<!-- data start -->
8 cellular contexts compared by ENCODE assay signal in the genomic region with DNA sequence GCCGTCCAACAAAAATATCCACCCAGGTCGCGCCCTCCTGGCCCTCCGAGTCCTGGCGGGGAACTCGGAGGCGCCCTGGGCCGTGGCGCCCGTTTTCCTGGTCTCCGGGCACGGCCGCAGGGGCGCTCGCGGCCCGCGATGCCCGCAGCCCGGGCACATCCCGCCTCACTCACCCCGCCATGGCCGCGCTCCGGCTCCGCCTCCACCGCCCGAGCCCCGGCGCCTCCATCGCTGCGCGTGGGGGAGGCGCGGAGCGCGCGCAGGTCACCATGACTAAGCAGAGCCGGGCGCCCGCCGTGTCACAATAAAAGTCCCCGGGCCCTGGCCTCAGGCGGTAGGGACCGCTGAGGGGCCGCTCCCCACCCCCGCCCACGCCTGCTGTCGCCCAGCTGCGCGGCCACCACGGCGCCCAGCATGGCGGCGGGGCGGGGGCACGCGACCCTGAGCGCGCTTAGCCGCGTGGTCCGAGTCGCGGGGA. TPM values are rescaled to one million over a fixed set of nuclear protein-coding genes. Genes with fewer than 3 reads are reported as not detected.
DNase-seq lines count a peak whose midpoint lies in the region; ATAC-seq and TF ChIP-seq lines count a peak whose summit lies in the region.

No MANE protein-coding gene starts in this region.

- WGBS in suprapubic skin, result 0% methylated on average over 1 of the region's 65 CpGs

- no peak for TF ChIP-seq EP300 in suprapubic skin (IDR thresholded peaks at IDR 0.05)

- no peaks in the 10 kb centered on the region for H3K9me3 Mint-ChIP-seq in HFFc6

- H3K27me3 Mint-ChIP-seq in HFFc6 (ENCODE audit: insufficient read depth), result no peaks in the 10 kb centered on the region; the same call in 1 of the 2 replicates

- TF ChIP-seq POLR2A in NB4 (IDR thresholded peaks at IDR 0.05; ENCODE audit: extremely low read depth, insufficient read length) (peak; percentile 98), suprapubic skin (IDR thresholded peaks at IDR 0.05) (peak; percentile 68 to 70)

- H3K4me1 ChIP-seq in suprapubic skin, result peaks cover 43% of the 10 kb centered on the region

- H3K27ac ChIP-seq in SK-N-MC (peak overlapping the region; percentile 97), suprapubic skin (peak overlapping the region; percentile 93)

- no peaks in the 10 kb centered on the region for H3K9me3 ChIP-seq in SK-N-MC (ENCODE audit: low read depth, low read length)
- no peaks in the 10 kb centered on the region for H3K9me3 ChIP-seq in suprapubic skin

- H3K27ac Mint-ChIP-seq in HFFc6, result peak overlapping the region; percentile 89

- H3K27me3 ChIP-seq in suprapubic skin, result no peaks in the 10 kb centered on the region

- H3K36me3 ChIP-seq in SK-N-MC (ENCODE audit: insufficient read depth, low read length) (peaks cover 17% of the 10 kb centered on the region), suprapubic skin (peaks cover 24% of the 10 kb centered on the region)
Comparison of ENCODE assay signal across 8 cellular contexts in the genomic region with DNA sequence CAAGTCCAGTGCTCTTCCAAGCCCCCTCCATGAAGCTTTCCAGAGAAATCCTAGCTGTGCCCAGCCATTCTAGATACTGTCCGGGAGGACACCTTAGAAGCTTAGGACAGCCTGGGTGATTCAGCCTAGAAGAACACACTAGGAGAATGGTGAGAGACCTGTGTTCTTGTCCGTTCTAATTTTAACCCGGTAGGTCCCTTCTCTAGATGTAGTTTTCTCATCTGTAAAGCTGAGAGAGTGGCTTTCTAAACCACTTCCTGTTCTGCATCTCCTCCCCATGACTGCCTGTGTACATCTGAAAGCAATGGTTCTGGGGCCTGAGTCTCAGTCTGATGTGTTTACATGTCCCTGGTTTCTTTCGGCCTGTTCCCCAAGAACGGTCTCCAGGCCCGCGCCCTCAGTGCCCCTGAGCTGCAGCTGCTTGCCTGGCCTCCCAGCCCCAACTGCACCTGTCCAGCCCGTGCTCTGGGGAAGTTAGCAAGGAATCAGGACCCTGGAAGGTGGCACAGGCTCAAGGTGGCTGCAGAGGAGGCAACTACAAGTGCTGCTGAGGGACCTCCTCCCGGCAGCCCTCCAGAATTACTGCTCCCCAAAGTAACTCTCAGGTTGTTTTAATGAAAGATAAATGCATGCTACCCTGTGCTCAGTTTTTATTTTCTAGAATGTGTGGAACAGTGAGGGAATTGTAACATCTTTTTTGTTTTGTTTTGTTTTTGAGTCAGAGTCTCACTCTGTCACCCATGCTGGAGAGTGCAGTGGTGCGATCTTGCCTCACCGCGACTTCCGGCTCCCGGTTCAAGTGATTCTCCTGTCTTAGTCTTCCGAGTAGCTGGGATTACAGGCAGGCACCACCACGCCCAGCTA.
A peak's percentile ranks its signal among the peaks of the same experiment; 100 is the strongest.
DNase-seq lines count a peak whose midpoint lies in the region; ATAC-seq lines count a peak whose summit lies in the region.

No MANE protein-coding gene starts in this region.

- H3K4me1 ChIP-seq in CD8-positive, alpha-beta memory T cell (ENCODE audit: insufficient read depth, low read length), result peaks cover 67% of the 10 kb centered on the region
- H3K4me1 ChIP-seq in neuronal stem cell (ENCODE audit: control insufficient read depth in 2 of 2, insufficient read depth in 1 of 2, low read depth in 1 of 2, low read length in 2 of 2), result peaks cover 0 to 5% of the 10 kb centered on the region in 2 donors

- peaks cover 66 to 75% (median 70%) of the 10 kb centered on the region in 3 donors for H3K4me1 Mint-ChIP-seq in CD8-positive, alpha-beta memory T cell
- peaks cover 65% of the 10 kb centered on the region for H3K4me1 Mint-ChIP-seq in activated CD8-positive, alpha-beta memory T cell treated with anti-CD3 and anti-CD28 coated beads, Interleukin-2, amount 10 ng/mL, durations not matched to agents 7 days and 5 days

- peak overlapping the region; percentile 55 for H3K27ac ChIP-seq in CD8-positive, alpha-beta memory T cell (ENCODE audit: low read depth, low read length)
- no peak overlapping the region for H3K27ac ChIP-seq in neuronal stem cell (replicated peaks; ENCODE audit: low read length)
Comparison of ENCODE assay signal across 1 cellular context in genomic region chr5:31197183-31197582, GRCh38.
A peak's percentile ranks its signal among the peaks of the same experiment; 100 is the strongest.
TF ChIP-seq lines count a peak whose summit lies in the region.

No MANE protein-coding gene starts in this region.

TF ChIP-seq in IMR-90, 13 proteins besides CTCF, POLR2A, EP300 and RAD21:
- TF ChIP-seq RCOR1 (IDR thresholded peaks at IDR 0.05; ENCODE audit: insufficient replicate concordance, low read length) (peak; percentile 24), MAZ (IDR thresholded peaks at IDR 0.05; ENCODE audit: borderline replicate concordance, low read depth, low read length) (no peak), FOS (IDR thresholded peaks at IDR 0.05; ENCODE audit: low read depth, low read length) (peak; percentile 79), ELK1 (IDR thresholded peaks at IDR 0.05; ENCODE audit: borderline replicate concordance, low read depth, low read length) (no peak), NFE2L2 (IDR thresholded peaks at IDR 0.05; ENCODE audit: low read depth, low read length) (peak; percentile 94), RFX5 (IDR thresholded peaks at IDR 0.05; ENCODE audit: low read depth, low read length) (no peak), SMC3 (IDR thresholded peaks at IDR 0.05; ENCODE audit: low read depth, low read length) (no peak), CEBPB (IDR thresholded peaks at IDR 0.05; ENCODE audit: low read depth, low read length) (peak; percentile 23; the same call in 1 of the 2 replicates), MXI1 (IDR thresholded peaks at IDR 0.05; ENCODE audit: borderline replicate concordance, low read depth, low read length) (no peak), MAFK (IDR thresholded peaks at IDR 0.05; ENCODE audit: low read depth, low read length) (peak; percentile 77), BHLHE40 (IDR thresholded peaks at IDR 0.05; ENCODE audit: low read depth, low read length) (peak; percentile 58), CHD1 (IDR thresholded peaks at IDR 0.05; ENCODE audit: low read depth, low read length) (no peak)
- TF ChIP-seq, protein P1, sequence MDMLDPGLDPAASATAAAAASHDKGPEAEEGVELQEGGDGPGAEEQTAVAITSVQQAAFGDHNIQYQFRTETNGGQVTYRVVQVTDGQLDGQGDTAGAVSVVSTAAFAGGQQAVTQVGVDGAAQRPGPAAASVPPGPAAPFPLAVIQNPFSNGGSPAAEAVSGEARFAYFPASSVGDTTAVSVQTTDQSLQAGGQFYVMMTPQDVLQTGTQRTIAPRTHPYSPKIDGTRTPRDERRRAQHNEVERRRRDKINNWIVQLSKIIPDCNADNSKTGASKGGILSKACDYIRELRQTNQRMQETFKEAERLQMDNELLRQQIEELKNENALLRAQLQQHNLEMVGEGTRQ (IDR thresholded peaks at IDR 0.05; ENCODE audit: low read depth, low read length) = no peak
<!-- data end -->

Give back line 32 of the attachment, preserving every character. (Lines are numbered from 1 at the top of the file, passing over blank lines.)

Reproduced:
- TF ChIP-seq, protein P1, sequence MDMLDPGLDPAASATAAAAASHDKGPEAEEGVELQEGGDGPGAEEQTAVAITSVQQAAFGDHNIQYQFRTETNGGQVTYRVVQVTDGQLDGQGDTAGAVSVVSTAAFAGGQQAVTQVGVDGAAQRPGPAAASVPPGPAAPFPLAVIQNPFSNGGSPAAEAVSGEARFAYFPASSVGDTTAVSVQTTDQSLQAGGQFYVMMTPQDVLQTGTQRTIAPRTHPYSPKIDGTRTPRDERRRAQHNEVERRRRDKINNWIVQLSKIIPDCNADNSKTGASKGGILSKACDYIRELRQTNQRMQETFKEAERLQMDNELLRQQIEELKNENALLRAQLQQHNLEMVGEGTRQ (IDR thresholded peaks at IDR 0.05; ENCODE audit: low read depth, low read length) = no peak